They're dead wrong.
You've read them. Treasury Secretary Tim Geithner's plan to end the financial crisis is a disaster. The Obama administration has even less grasp of the issues than the Bush team.
You've seen them on TV. The Geithner plan is folly. The administration is in meltdown.
And, of course, Wall Street has weighed in, first with a 382-point drop in the Dow Jones Industrial Average ($INDU) that began even as Geithner was still reading from his teleprompter and second with an orgy of finger-pointing. If only the plan had more details, more originality, more money for Wall Street.
Sorry. But the doomsayers, the nattering nabobs of negativism and the self-interested Wall Street experts are all wrong. The plan isn't perfect. It does represent a last-minute change in direction, and essential details are still to be announced. The presentation could have been better. (Who's Geithner's media coach? Lurch? Keanu Reeves?) And the administration should have done a better job of lowering expectations.
A decent planDespite almost everything you've read or heard, the Geithner plan stands a good chance of working. It tackles, head on, the three big problems that anyone trying to end this financial crisis must face.
Of course, because it's the best plan that anybody could come up with at the moment -- the team that came up with this plan included the Federal Reserve, White House economic advisers such as Lawrence Summers and the skeleton crew running the Obama administration's Treasury -- we're really in trouble if it doesn't work.
OK, you probably disagree with almost everything I've written so far. So let me tell you why I think this is a good plan.
From all accounts -- and The Washington Post has done a great job at explaining what ingredients went into this piece of sausage -- discussions to come up with a plan to stabilize the financial system originally focused on two ideas: A so-called bad bank would buy up distressed financial assets to get them off other banks' balance sheets. And the government would extend more guarantees to banks against catastrophic losses on their portfolios along the lines of the guarantees already offered to and .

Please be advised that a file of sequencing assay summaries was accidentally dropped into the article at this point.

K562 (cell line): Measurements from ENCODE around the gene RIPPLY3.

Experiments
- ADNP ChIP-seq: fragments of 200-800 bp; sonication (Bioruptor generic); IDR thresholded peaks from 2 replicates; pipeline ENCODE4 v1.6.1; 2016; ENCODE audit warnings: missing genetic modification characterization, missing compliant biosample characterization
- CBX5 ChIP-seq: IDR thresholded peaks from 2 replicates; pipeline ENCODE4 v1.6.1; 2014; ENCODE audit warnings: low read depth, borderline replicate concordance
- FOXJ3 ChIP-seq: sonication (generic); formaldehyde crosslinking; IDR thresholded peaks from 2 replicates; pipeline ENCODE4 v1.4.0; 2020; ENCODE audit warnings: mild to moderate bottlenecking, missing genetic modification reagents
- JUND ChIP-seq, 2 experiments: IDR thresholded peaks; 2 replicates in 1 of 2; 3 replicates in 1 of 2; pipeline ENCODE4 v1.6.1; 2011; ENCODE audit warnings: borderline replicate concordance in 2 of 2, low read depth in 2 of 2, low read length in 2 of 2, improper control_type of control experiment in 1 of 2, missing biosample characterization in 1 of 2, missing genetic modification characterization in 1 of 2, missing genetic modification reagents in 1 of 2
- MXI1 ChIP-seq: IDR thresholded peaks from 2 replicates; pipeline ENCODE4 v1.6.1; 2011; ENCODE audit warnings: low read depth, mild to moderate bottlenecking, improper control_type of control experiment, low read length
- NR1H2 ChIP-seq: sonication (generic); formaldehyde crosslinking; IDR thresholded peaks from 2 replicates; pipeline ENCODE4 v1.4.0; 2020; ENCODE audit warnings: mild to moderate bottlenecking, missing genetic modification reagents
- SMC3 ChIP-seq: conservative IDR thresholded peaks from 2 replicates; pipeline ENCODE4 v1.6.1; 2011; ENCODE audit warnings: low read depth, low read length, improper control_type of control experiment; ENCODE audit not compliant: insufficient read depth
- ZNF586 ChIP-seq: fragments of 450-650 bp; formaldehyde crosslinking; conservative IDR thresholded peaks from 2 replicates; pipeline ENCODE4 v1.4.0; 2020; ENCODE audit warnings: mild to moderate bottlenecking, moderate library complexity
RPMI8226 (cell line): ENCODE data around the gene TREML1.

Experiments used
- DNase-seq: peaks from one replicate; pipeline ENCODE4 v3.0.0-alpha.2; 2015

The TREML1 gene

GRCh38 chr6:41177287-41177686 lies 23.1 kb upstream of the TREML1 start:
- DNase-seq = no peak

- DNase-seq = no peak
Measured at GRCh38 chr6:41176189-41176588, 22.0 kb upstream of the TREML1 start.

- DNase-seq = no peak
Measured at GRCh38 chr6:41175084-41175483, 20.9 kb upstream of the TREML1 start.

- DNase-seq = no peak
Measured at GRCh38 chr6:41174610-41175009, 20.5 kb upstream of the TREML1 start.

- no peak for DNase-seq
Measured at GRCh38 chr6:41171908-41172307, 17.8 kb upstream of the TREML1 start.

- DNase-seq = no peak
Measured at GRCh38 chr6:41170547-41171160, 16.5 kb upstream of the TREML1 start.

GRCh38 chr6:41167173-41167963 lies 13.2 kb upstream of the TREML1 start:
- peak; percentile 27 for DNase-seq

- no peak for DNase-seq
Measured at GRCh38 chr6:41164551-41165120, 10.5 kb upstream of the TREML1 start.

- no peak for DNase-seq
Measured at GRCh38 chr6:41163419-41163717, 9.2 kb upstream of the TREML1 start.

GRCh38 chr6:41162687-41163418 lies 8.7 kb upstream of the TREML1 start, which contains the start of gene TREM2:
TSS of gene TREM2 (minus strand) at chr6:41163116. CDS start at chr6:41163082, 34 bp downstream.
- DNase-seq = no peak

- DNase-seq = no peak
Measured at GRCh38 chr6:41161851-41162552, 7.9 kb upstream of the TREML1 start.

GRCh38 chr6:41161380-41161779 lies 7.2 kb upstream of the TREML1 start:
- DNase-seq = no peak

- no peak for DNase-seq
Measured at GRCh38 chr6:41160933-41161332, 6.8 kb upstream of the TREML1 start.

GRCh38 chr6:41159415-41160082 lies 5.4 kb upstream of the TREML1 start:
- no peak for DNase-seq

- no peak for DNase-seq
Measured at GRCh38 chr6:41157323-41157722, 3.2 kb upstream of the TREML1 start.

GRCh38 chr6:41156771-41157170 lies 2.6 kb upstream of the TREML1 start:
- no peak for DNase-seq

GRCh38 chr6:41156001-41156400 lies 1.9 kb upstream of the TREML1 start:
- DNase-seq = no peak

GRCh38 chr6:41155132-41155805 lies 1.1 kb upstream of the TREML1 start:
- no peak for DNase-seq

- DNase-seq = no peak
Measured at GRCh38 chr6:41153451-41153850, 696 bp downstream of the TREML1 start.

Sent back to the drawing boardBut that plan kept running up against three problems, problems so big that they doomed it to failure, the Treasury team finally concluded:
- It would be so hugely expensive that the administration would have to ask Congress for more money at a time when any bailout for Wall Street and the banks was horrendously more unpopular than the stimulus package that had just scraped through the Senate.
- It would leave the government with the job of deciding how much any of the banks' distressed assets was worth. Not exactly an easy job when many of those assets have stopped trading.
- It wouldn't give the government much negotiating muscle with the banks. The banks, in fact, might still think of themselves as in the driver's seat if they concluded that the government believed they were too big to fail. That would cost taxpayers money and make it just about impossible to craft a deal with any teeth. Without teeth -- something to take a bite out of banks, their CEOs and their shareholders -- it would be impossible to sell any plan to Congress and voters.
So instead of the bad-bank/guarantee plan, we have the Geithner plan, understandably vague in its details because it was hastily put forward as a replacement. But even in its vagueness, the Geithner plan promises a successful solution to the problems that sank the Bush administration plan and the original bad-bank/guarantee plan discussed within the Obama Treasury.
Diagnosing banks, dispelling uncertaintyFirst, the Geithner plan addresses the political impasse. Everybody hates the idea of giving the banks any more money. Nobody in Congress would vote for another cent to bail out Wall Street. To fix this problem, the Geithner plan relies on a risky strategy: Government regulators have just started to apply a "stress test" to 20 of the country's biggest banks that's likely to show that some of these brand names are insolvent under honest accounting rules. Currently, many people suspect this, but suspicion and belief aren't enough to carry the day. We need to know to a gut-wrenching, headline certainty. We need to turn on the TV and see channel after channel intoning, "The banks are broke."
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In short, we need a demonstrated increase in the seriousness of the crisis to build political support for doing something. There's no guarantee that even scarier headlines would get Congress to act or convince enough voters that the emergency requires action. That's the real risk: that the stress test will show the banks are insolvent but that no one will do anything about it.
Second, forcing the crisis would change the balance of power between government and the banks. Once the assets on their books were honestly valued and banks were facing the specter of insolvency, they'd have to abandon their hope that if they just hold on long enough this stuff will be worth 80 cents on the dollar again. To buy time, they've hoarded every cent the Federal Reserve has thrown at them to build up capital so they can write down these assets a bit at a time instead of selling them off.